9 November 2013

The Pentagram of Creation: A New Myth and Pantheon

I spent some time recently pondering about the guardians of the four quarters and elements. For some time now I'd been treating them in a rather neutral manner, simply calling upon the spirits of each element in ritual without any specific names or forms. But now as I thought about them, images begun to take shape in my mind, and a story...

This may have been in part inspired by reading I'd done lately about the Feri Tradition, a form of witchcraft not entirely different from Wicca, but distinct in many ways. My own roots are firmly in Wicca and it's not like I'm going to suddenly switch over, but there is a certain kind of... energy in Feri that is fascinating, and a pantheon of deities that is wider and maybe, in some ways, a little more imaginative than mainstream Wicca's... In any case, the deities I describe below are creations of my own mind, not directly borrowed from any tradition.

As I write this article, these are still new ideas for me, and I have no idea whether they will end up as actual parts of my practise. But they seemed interesting enough to put down in writing.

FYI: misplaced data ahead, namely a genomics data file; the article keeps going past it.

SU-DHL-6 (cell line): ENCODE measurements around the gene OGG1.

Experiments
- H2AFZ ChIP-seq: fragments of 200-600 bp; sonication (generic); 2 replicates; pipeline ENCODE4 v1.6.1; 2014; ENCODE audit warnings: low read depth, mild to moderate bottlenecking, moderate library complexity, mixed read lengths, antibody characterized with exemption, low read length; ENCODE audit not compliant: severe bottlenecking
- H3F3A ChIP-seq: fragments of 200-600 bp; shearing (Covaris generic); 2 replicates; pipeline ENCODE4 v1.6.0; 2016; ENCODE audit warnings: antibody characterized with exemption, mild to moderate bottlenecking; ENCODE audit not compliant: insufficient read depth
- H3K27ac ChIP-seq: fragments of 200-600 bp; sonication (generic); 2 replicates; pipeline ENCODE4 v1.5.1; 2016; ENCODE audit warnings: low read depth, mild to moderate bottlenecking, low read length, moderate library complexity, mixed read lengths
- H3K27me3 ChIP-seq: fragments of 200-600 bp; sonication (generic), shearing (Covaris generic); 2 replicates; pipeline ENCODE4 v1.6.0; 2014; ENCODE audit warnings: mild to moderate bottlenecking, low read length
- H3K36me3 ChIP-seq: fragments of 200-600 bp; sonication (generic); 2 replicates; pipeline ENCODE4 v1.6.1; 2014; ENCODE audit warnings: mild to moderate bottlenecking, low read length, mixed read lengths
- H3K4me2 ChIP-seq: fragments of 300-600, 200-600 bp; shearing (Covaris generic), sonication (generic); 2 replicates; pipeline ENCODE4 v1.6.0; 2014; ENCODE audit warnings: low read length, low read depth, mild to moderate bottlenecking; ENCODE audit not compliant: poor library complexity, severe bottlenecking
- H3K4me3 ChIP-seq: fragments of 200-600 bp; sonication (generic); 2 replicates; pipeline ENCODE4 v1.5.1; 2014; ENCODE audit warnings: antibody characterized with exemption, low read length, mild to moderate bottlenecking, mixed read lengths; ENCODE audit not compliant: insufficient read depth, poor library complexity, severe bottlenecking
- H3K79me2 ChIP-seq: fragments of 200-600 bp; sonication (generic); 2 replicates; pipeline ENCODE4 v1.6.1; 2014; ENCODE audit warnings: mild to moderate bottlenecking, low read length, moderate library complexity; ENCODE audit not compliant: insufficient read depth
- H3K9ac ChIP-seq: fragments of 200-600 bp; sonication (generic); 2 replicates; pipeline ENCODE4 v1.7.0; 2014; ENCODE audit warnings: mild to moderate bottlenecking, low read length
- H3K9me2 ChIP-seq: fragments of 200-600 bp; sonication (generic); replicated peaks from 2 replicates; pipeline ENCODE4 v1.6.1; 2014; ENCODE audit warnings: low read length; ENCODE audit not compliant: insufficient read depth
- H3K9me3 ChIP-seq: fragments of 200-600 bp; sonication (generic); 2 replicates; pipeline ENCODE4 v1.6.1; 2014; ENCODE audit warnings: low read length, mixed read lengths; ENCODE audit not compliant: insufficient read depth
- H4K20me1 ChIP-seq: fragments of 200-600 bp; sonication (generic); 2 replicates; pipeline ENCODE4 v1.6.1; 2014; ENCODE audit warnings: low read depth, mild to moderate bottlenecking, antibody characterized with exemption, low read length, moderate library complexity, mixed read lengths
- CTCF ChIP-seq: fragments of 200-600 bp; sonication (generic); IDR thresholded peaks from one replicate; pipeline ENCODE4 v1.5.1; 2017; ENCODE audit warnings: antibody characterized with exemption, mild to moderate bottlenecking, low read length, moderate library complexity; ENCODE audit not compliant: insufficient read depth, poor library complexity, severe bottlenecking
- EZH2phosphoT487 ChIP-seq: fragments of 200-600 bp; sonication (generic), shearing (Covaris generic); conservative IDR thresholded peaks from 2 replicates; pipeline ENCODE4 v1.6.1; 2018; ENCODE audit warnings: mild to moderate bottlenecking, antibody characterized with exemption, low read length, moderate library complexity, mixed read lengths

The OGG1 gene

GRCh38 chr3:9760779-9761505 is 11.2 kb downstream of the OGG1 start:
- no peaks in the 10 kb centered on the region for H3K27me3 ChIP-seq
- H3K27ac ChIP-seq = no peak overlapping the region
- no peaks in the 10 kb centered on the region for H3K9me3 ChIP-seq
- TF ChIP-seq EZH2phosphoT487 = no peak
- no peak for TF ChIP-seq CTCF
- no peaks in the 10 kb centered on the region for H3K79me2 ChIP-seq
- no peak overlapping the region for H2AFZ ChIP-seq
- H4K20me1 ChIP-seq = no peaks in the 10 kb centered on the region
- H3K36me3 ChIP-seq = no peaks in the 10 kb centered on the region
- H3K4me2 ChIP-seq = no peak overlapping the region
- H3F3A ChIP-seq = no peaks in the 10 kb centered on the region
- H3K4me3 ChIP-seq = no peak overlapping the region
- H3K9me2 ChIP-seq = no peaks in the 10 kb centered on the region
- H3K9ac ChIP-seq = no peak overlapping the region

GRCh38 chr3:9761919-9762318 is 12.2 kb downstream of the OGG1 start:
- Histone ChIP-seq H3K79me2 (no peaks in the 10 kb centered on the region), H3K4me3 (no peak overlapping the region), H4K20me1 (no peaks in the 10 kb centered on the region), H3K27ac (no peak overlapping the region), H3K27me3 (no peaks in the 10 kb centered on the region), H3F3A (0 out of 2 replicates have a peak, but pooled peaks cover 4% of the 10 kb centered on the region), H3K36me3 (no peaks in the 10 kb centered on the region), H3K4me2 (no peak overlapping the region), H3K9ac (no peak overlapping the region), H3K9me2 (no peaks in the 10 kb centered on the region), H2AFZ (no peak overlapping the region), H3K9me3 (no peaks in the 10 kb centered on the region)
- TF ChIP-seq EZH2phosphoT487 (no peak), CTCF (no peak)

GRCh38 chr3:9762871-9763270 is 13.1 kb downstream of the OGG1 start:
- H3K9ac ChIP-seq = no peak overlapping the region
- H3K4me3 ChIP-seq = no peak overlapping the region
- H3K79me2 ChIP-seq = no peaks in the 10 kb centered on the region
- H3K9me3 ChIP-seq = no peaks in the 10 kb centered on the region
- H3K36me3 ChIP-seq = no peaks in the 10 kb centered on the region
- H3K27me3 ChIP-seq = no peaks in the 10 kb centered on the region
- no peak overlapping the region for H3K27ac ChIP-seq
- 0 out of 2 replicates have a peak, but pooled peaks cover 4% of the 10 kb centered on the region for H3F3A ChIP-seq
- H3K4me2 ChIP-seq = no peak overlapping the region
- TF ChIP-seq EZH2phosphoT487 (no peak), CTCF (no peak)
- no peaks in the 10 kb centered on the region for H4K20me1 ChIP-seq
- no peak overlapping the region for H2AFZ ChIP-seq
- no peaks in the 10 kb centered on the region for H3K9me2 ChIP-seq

A Creation Myth

In the beginning, there was chaos, and there was Goddess, and the chaos and Goddess were one. Goddess carved out stars and planets from the chaos, and thus our Universe was born.

22 August 2013

Exploring the Darkness

Note: This is a draft of a post I wrote sometime last year and then entirely forgot about. I expect I intended to expand it, though of course I no longer remember what (if anything) I had in mind. It's not exactly along the lines I'm exploring these days (being more interested in Wiccan tradition), but I think it's still worth publishing (and of course the Wiccan God and Goddess have a dark side, too).

Recently I went for a stroll outside, musing about spiritual matters once again, and, as usual, not really making heads or tails of the workings of the universe. No, that's not the best way to put it. The universe is simple, it's myself, and how I should handle that universe that's the problem. But I digress. As I was drawing closer to home again, the wind picked up a little, the skies grew a little darker, and raindrops started falling. It was just a shower, no big storm. But, most important, it was not a warm, calm summer's day. And I felt invigorated. And I thought: 'There is real power in storms, gloom and darkness.'

13 August 2013

The Re-Wiccaning, Part N

It's been a long time since I've written in this blog. A whole year, actually. A lot happens in a year.